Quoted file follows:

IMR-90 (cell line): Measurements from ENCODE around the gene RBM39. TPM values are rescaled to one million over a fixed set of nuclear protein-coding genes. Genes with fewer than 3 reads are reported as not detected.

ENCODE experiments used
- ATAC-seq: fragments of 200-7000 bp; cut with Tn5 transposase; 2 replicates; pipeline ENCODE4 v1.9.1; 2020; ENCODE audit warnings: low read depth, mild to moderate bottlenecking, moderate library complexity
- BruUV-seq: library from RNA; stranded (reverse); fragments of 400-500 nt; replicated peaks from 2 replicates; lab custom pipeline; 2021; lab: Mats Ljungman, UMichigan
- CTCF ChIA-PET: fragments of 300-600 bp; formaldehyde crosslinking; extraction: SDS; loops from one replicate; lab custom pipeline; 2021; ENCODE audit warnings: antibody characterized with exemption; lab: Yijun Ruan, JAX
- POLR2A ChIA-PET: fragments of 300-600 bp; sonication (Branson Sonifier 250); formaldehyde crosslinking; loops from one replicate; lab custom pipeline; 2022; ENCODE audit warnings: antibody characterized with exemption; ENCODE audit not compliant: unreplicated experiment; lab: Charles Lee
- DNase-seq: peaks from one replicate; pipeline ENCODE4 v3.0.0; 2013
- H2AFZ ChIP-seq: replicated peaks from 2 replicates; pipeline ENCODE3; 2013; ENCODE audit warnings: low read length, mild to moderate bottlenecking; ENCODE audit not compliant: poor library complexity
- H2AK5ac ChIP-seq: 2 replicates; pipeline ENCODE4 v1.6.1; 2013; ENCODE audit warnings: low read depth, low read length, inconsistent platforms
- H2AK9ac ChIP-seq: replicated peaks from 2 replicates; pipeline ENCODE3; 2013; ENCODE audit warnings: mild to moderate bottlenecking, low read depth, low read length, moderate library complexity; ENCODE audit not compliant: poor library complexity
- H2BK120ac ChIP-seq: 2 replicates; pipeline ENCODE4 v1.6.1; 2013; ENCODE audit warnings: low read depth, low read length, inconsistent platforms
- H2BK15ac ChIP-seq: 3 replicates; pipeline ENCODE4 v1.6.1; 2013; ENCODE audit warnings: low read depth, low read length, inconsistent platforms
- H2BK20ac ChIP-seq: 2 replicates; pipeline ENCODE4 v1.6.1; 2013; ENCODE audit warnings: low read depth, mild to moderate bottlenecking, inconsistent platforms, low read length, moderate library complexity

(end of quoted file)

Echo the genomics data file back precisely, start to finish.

IMR-90 (cell line): Measurements from ENCODE around the gene RBM39. TPM values are rescaled to one million over a fixed set of nuclear protein-coding genes. Genes with fewer than 3 reads are reported as not detected.

ENCODE experiments used
- ATAC-seq: fragments of 200-7000 bp; cut with Tn5 transposase; 2 replicates; pipeline ENCODE4 v1.9.1; 2020; ENCODE audit warnings: low read depth, mild to moderate bottlenecking, moderate library complexity
- BruUV-seq: library from RNA; stranded (reverse); fragments of 400-500 nt; replicated peaks from 2 replicates; lab custom pipeline; 2021; lab: Mats Ljungman, UMichigan
- CTCF ChIA-PET: fragments of 300-600 bp; formaldehyde crosslinking; extraction: SDS; loops from one replicate; lab custom pipeline; 2021; ENCODE audit warnings: antibody characterized with exemption; lab: Yijun Ruan, JAX
- POLR2A ChIA-PET: fragments of 300-600 bp; sonication (Branson Sonifier 250); formaldehyde crosslinking; loops from one replicate; lab custom pipeline; 2022; ENCODE audit warnings: antibody characterized with exemption; ENCODE audit not compliant: unreplicated experiment; lab: Charles Lee
- DNase-seq: peaks from one replicate; pipeline ENCODE4 v3.0.0; 2013
- H2AFZ ChIP-seq: replicated peaks from 2 replicates; pipeline ENCODE3; 2013; ENCODE audit warnings: low read length, mild to moderate bottlenecking; ENCODE audit not compliant: poor library complexity
- H2AK5ac ChIP-seq: 2 replicates; pipeline ENCODE4 v1.6.1; 2013; ENCODE audit warnings: low read depth, low read length, inconsistent platforms
- H2AK9ac ChIP-seq: replicated peaks from 2 replicates; pipeline ENCODE3; 2013; ENCODE audit warnings: mild to moderate bottlenecking, low read depth, low read length, moderate library complexity; ENCODE audit not compliant: poor library complexity
- H2BK120ac ChIP-seq: 2 replicates; pipeline ENCODE4 v1.6.1; 2013; ENCODE audit warnings: low read depth, low read length, inconsistent platforms
- H2BK15ac ChIP-seq: 3 replicates; pipeline ENCODE4 v1.6.1; 2013; ENCODE audit warnings: low read depth, low read length, inconsistent platforms
- H2BK20ac ChIP-seq: 2 replicates; pipeline ENCODE4 v1.6.1; 2013; ENCODE audit warnings: low read depth, mild to moderate bottlenecking, inconsistent platforms, low read length, moderate library complexity